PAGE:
Of 1,520 COSBOTS member artists only 815 benefited
COSBOTS recently rolled out its 7th distribution operation and only paid P1.3 million worth of royalties to artists after deducting administrative costs from the gross income of P2.6 million for the period from April to September 2016.
The Botswana Gazette in a previous article compelled government to fork out at least P5.6 million out of the P30 million it owes artists, as down payment.
COSBOTS Communications Manager Seeletso Lekgaba says the actual amount of royalties is based on the net amount remaining after deducting administrative costs from gross income. “This amount is referred to as Net Distributable Revenue. This figure is P2 633,194.84, COSBOTS Members are entitled to a share of this amount and the amount due and payable as royalties is P1 299,646.94,” she explained.
Of the 1,520-member artists, Lekgaba said only 815 benefited from the current distribution. “As a rule, distribution is based on usage of works of artist songs, this means that only songs of the 815 members were played or used by the respective users,” she explained.
Pressed further to reveal which artist topped the payout and how much the amount was, she said because of the nature of the membership agreement, their remuneration is confidential and the agreement prohibits COSBOTS from divulging to any third party without the express permission of the artist. “We are therefore unable to provide you with the information that you request,” she stated.
COSBOTS initially canceled their distribution of 19th January 2018 insisting that they needed to host a member’s workshop before payouts. The workshop was recently held at Thapong Visual Arts Centre in Gaborone and Lekgaba said the purpose of the workshop was to give members updates on issues relating to the society, challenges faced as well as achievements.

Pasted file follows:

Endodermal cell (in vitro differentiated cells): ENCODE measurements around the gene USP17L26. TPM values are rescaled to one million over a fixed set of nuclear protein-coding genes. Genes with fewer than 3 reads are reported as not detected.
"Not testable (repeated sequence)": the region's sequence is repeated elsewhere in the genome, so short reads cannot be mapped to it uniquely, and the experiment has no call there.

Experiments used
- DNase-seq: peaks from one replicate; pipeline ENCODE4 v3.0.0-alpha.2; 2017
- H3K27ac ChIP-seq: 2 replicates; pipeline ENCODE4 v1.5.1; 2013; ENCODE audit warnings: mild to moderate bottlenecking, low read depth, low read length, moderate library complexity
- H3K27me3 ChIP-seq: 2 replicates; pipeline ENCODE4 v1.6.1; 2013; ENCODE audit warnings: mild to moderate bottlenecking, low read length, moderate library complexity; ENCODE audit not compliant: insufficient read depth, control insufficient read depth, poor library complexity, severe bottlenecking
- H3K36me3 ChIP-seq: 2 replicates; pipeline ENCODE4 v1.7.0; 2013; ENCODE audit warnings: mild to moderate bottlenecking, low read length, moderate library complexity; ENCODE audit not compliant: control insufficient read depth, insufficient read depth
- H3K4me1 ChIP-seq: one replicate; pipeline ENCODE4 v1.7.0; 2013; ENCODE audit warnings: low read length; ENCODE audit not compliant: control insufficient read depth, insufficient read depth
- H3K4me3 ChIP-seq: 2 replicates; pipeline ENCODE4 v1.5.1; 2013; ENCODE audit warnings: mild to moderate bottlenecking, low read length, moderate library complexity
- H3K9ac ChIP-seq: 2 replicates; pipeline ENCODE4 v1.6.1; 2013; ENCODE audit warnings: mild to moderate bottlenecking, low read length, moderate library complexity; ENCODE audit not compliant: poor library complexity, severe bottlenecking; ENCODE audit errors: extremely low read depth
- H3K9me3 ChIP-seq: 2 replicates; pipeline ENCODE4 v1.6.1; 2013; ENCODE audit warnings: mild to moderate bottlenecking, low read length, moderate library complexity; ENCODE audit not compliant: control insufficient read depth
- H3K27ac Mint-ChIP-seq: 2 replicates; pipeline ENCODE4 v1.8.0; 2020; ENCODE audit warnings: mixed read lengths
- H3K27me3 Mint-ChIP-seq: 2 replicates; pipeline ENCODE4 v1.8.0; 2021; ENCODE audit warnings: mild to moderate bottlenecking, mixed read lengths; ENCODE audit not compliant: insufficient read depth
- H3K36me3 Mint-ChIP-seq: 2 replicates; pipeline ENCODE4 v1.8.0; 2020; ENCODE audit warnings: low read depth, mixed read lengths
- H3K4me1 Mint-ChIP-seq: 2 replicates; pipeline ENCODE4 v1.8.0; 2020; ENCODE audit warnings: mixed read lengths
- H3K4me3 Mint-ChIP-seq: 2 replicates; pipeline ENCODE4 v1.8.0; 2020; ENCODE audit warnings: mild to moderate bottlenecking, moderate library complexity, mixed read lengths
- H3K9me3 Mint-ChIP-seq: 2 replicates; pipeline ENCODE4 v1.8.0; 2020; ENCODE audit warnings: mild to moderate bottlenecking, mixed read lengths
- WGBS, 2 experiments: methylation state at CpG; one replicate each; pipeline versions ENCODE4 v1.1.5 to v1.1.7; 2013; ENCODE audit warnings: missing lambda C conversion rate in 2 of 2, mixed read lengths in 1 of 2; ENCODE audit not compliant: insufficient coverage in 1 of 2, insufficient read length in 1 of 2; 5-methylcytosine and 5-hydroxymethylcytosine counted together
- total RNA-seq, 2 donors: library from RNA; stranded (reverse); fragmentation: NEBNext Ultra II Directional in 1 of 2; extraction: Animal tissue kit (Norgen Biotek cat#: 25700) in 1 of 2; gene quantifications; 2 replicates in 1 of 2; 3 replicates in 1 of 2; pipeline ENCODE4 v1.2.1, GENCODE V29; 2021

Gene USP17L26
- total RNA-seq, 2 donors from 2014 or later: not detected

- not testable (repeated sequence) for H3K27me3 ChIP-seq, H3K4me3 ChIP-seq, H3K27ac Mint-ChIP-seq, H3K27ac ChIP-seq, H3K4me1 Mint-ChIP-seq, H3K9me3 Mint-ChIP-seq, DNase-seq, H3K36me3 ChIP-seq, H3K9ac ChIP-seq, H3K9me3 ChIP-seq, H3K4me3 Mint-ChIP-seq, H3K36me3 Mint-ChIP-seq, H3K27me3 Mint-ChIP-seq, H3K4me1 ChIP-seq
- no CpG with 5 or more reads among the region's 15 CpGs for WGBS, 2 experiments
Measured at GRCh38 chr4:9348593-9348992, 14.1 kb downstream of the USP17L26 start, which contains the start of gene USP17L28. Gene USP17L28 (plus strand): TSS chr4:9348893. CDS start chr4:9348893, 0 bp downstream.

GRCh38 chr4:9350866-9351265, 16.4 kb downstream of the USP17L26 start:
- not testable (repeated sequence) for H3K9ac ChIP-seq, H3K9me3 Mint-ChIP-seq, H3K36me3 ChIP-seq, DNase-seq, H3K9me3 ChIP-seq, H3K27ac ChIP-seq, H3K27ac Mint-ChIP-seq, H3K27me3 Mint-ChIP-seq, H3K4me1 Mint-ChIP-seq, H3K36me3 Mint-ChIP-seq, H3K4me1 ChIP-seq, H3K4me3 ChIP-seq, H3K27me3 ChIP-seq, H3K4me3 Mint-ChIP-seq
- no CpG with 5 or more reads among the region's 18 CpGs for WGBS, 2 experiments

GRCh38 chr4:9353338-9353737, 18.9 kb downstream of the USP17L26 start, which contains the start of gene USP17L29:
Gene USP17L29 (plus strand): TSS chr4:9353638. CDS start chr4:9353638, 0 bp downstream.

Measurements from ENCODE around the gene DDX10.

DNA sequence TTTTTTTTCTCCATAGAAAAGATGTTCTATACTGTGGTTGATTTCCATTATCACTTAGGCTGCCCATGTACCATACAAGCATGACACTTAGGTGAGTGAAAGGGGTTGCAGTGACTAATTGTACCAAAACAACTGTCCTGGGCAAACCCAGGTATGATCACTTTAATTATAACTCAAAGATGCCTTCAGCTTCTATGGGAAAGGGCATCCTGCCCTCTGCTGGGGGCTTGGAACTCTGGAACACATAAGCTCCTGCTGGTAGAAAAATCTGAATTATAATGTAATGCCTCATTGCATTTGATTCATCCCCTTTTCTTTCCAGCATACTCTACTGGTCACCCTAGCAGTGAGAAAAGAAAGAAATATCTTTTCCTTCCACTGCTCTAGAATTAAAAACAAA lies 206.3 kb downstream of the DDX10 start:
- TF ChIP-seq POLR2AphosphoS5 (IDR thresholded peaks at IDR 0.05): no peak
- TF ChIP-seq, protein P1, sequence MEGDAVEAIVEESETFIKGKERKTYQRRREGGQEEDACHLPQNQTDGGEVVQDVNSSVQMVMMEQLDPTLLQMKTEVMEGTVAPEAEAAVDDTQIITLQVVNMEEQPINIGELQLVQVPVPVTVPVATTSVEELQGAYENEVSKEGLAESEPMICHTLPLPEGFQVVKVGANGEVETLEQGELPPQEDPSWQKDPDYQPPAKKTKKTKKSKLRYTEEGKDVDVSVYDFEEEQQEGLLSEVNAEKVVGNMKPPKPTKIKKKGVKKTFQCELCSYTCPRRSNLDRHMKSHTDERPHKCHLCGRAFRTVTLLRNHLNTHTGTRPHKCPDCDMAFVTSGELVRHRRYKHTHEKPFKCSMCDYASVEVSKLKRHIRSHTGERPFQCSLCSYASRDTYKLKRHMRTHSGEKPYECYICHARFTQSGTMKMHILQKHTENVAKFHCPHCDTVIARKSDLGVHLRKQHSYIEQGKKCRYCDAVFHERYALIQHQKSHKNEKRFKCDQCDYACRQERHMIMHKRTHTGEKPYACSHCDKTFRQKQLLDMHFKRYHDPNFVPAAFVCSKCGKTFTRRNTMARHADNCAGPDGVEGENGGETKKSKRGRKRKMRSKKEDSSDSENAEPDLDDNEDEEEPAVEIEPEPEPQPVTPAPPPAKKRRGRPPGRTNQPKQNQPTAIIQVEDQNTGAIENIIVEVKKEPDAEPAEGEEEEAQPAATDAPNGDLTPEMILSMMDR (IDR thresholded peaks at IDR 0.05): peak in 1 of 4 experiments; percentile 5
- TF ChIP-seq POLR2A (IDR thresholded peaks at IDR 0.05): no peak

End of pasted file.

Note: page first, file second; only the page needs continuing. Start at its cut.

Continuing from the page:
Delivering his keynote address at the workshop the Board Chairman, Tomeletso Sereetsi declared that the current distribution covers the period 1st April 2016 to 31st September 2016. He outlined some of the challenges of the organization, which include users not complying, lack of transparency in the past and financial challenges among other issues.
Sereetsi, however, said the board was working on improving members’ statements to ensure they have adequate information. He also said a decision was made to, “funds permitting”, purchase a monitoring system to enhance reliability, efficiency and effectiveness of the internal operations of the organization. This will reduce reliance on user playlists. Members were also informed that the board approved the proposed revision to the licensing tariffs among things.